Strike threat looms over wages

Charities could face the unheard of prospect of strike action this autumn as a local government pay dispute threatens to spill over into the voluntary sector.

The Transport and General Workers Union (T&G) says it will launch industrial action against any voluntary organisation providing contracted out services for a local council that does not match a recent pay deal negotiated for directly employed council staff.

The deal secured an 11 per cent rise over two years for lowest paid council staff and a £5 an hour minimum wage. It will increase the overall pay bill by 7.83 per cent.

T&G members have until 20 September to vote on the proposed deal. If it is accepted, the union says it will turn its attention to private-sector contractors, housing associations and voluntary-sector employers.

The T&G is strongly represented in voluntary sector care homes, housing associations such as English Churches Housing and large charities such as Age Concern. The union also has around 20,000 members in the voluntary sector.

"This autumn will see the T&G lead in ending once and for all the shameful treatment of those who provide public services but are not directly employed.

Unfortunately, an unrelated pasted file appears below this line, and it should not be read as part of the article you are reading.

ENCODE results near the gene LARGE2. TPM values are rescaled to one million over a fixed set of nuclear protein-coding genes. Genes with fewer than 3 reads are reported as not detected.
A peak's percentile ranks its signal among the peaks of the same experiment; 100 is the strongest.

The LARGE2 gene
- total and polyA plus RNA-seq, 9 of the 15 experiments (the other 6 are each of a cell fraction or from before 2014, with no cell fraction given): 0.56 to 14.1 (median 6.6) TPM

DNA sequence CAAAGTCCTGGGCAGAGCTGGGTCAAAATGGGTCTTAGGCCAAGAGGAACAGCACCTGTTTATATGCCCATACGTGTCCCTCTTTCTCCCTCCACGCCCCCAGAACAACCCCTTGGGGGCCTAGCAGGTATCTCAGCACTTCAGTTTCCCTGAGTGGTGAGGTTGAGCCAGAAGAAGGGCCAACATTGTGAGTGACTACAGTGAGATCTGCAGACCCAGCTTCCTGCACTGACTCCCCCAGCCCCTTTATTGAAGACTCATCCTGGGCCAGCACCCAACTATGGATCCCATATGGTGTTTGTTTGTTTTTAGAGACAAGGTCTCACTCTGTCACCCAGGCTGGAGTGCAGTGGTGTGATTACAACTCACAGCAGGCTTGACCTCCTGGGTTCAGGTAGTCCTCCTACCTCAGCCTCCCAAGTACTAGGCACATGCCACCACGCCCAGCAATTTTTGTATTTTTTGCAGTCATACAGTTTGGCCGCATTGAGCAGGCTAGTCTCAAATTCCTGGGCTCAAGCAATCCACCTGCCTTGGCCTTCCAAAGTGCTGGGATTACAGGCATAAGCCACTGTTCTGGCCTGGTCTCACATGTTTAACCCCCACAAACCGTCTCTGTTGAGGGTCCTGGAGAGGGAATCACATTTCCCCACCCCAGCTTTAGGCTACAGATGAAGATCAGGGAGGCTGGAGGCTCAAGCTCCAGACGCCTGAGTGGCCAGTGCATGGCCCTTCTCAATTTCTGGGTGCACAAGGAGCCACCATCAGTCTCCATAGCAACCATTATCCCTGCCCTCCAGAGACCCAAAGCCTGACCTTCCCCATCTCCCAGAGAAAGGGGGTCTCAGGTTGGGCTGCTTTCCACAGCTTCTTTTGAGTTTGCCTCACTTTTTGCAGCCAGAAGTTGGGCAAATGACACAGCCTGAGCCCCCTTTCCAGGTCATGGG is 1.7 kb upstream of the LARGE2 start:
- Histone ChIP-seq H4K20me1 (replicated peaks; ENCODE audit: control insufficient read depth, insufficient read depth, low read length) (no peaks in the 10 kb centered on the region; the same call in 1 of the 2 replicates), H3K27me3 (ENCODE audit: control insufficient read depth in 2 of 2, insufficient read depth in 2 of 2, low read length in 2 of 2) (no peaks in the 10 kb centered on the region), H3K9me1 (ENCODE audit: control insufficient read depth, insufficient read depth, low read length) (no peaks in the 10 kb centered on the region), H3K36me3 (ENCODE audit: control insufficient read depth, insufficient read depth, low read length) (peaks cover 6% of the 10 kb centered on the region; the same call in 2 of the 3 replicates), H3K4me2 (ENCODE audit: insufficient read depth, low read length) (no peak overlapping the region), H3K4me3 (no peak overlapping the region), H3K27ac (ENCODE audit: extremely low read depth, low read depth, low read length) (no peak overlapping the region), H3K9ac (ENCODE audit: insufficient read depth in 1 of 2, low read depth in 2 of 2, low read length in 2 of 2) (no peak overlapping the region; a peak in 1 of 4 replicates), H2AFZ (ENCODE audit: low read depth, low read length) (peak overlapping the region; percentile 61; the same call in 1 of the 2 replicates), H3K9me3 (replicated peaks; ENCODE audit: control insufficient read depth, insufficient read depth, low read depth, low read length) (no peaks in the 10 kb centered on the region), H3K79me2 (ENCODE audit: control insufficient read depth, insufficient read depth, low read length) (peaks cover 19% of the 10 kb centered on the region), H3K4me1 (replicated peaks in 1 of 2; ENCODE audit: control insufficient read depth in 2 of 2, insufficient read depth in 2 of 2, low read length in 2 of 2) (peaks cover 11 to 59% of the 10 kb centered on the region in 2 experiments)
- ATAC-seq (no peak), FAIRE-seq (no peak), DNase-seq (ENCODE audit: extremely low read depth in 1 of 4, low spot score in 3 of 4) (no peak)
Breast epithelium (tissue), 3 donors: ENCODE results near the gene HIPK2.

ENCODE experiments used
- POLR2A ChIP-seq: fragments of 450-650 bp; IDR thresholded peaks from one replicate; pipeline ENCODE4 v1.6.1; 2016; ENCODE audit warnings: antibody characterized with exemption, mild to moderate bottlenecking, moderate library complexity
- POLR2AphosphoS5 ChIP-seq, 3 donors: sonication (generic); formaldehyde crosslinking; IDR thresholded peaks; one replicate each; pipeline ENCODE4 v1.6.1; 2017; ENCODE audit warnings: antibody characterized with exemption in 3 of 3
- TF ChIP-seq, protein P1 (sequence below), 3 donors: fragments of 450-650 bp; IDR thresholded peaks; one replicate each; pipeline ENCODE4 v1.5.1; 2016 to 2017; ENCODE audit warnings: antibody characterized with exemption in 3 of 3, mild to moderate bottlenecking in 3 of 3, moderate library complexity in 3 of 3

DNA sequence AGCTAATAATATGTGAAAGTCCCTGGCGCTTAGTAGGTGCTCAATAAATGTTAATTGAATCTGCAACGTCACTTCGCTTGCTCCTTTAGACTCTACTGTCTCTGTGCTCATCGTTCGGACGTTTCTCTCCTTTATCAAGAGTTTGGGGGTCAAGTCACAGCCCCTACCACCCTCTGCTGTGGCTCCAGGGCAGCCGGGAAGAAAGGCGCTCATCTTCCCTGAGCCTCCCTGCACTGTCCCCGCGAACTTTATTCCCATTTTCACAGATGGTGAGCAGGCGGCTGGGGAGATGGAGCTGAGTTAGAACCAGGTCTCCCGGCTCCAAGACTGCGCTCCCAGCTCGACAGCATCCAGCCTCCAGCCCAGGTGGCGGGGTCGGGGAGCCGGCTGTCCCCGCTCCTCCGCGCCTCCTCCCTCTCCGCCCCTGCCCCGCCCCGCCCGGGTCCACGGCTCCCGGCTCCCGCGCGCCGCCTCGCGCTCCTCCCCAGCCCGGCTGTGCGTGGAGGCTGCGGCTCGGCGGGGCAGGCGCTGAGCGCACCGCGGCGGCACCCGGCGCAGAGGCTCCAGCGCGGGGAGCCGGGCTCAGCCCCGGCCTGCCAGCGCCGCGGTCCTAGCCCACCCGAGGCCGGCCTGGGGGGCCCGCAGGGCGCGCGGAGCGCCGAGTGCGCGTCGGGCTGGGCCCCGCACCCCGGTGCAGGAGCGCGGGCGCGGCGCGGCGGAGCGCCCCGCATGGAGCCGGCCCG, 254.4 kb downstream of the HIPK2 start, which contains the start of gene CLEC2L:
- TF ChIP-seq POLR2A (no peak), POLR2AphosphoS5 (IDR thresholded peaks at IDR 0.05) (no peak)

If local government has suffered from low pay then its plight is even worse,

said Jack Dromey, national organiser at the T&G.

He added that the union would first ask voluntary-sector employers which follow local government (NJC) pay scales to honour the recent agreement.

It will then turn to "areas of worst abuse" - employers which pay significantly less than the national local government agreements.

"Once the pay deal has been agreed we will ask all the employers of tens of thousands of our members in the private and voluntary sector to pay up," said Dromey. "We believe that the great bulk will do so readily. However, those employers that fail to honour national agreements will be subject to industrial action."

Valerie Barrow, chief executive of the Association of Charity Officers, the umbrella body for voluntary care homes, said that underpayment of fees by local councils meant that "any increases will be a problem. But we don't have the lowest paid workforce. Members try to keep a stable workforce."

But other voluntary sector trade unions do not seem keen to follow the T&G's militant lead. Owen Davies, voluntary-sector national officer at Unison, said: "We will be pressing for a percentage increase for the voluntary sector that is comparable to the going rate in public sector, but each set of negotiations will addressed on its own merits. It's too early to say if there will be industrial action."

Chris Ball, voluntary-sector secretary at Amicus, said: "With funding the way it is for small charities, if they are forced to give this pay rise, they could lose posts."

Amicus is recommending that charities that follow NCJ rates should offer 3-3.5 per cent together compensatory improvements to paternity pay and extra child care.

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